Since its premiere in 1994, the TV sitcom Friends has earned millions of dollars for its creators and cast. However, in recent years, the white homogeneity of its central characters has been placed under the spotlight. With the co-creator of the series announcing that she will donate $4 million to fund African and African American Studies, let us examine why on-screen representation matters now more than ever.
Representation helps us find a sense of place
According to the US Census Bureau, 59.3 percent of Americans are white and non-Hispanic while 18.9 percent are Hispanic or Latino, 13.6 percent are Black or African American, and 6.1 percent are Asian. Yet, when watching mainstream media, the vast majority of actors are white and non-Hispanic and you can often find white actors portraying colored characters.
Most of the time, underrepresented people come from marginalized groups who face systemic discrimination and microaggressions daily. When characters on the screen cater to the homogenous majority, the underrepresented feel that their stories and perspectives are not only less important but that their daily struggles are silenced and ignored.
Whether it is a superhero like Black Panther or gay high school students trying to find their way through life in Glee, it matters that we can see people who look like ourselves in positive roles. Media representation fosters a sense of normalcy and belonging. It reminds us that there are others like us and that society has a place for us.
Representation breaks stereotypes
Too often, what passes as representation is negative. Characters portraying people from marginalized groups are given predictable and problematic traits that reinforce harmful stereotypes. For instance, white people are cast as police officers while Black people are cast as criminals—a dangerous stereotype that is complicit in countless real-life casualties.
And it is not only race in question. Gender representation is similarly problematic in much of mainstream media with women being cast as eye candy with scant clothing and an even scanter contribution to the plots. From King Kong to James Bond, beautiful women have been used ad nauseum as mere movie props for heroes to swoop in and rescue.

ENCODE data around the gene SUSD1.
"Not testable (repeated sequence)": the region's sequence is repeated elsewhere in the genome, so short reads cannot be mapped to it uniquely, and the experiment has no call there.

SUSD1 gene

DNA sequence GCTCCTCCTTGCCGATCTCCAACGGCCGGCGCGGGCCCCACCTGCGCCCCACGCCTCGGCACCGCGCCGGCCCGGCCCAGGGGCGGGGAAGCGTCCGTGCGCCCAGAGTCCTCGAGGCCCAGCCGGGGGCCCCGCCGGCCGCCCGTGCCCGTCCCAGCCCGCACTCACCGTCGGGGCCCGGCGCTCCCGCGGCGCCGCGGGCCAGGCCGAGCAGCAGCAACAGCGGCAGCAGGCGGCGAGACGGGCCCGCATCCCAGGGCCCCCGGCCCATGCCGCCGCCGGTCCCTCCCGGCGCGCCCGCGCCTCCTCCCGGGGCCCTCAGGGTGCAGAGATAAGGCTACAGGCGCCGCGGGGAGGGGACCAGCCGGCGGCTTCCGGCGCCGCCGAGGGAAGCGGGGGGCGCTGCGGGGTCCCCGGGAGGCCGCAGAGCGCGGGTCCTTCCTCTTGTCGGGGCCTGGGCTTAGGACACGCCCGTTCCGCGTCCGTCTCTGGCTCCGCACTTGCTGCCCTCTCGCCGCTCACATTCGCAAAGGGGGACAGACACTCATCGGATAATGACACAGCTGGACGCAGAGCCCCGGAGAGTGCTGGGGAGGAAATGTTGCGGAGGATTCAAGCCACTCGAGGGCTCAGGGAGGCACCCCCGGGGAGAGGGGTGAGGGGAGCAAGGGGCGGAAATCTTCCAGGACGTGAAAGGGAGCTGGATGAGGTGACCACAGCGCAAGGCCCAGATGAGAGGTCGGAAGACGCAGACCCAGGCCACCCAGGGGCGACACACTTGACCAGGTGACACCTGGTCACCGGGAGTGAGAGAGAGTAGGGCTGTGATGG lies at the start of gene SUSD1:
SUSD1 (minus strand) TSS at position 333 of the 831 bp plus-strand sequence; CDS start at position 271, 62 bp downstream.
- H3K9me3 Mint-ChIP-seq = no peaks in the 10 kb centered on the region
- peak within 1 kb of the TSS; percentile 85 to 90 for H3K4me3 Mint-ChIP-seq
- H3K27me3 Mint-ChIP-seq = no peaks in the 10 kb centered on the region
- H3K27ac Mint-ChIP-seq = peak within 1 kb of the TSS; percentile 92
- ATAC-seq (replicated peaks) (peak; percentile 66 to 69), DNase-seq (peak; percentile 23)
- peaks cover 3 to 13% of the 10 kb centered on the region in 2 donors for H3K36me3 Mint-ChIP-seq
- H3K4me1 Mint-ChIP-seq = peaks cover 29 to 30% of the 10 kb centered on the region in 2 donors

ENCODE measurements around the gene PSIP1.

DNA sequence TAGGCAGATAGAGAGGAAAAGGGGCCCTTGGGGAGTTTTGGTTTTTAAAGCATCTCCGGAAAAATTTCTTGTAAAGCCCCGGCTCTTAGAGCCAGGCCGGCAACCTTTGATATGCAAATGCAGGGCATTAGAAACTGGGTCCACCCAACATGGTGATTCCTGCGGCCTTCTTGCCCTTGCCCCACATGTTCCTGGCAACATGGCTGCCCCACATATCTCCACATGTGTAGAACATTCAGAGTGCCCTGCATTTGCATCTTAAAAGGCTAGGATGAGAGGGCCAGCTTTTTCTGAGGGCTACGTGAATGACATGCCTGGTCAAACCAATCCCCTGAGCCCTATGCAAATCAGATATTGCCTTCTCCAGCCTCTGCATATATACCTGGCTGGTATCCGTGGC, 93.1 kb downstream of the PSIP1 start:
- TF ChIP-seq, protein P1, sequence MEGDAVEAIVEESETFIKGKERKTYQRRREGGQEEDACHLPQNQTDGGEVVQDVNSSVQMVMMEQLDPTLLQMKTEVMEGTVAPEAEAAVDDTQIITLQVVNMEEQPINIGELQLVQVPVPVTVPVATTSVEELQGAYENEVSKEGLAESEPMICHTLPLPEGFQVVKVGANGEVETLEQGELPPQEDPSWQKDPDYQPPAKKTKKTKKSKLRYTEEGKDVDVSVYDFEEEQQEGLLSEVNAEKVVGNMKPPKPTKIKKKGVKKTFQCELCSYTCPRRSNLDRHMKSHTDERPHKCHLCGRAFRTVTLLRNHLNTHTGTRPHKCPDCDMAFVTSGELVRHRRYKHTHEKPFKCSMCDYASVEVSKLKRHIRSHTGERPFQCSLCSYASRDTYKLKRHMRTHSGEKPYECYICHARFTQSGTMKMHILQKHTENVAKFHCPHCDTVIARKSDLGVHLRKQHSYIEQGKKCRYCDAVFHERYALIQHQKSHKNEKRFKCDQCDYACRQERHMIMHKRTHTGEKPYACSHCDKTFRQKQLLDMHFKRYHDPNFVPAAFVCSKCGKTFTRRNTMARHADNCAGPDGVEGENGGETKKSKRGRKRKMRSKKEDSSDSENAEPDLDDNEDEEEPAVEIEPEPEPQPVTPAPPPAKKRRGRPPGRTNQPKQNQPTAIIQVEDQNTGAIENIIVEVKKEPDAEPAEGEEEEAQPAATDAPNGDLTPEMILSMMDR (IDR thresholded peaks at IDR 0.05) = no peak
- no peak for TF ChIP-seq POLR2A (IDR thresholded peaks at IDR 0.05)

Proper representation breaks this mold of shallow typecasting. It allows space for different people to take on multifaceted roles that reflect the lives that real people lead. Through challenging stereotypes, representation can help audiences expand their understanding and allow the people that they typecast to envision opportunities outside of their prescribed roles.
Representation brings perspective
We travel and watch television to experience things that are interesting and new to us. When a single group of people creates the media that we consume, the limited point of view does little to expand our horizons. Diverse casts and characters bring creativity, vibrancy, and unique perspectives that allow us to grow and learn as we are entertained.
Media is a powerful platform. When marginalized groups are empowered to speak their truth to the world, the effects extend far beyond the screen. As audiences watch stories from different perspectives, they build the capacity to reassess their worldviews and become more aware of existing inequalities. This transformed perspective can help to change society for the better.
Representation creates opportunities
When we center representation in the media, we also center the people that create this media. Today, it is no longer acceptable for an actor to portray someone of a different, marginalized race. Likewise, it is not okay to have a movie or TV series that features a full white cast. Therefore, people of color are gaining access to job opportunities that they were previously denied.
Representation matters behind the camera as well. Diversity and inclusion initiatives are being extended to the cast and crew. Companies are taking care not to exclude people of color, LGBTQ, and people with disabilities from job opportunities. With show creators and writers coming from diverse backgrounds, inclusion improves and communities are uplifted.
When is representation not enough?
Representation is a hot topic and media platforms are hopping on the bandwagon. But, instead of putting in the actual work, many shows are resorting to tokenism. Most non-white or non-heterosexual characters are still confined to bit roles—or worse, comic relief. Such superficial casting choices are far from representative and can do more harm than good.
Similarly, media depictions that reinforce stereotypes can negatively impact identity development and add to the frustrations of marginalized groups. Representation must be genuine and intentional. It should come from a place of understanding and experience. Hence, any representation of a marginalized group must be written by someone with the same credentials.
The ultimate goal of representation is equity. People from all walks of life should be empowered to represent their identity groups and gain a rightful share of voice in the media. By appointing marginalized people into senior positions, media groups can ensure that they develop diverse and inclusive programs and content that create a culture of belonging.
Representation will be enough when we no longer have to think about it as a deliberate act but a natural one. Until then, we should continue to build up the visibility of marginalized people by portraying as many authentic examples of them as we can.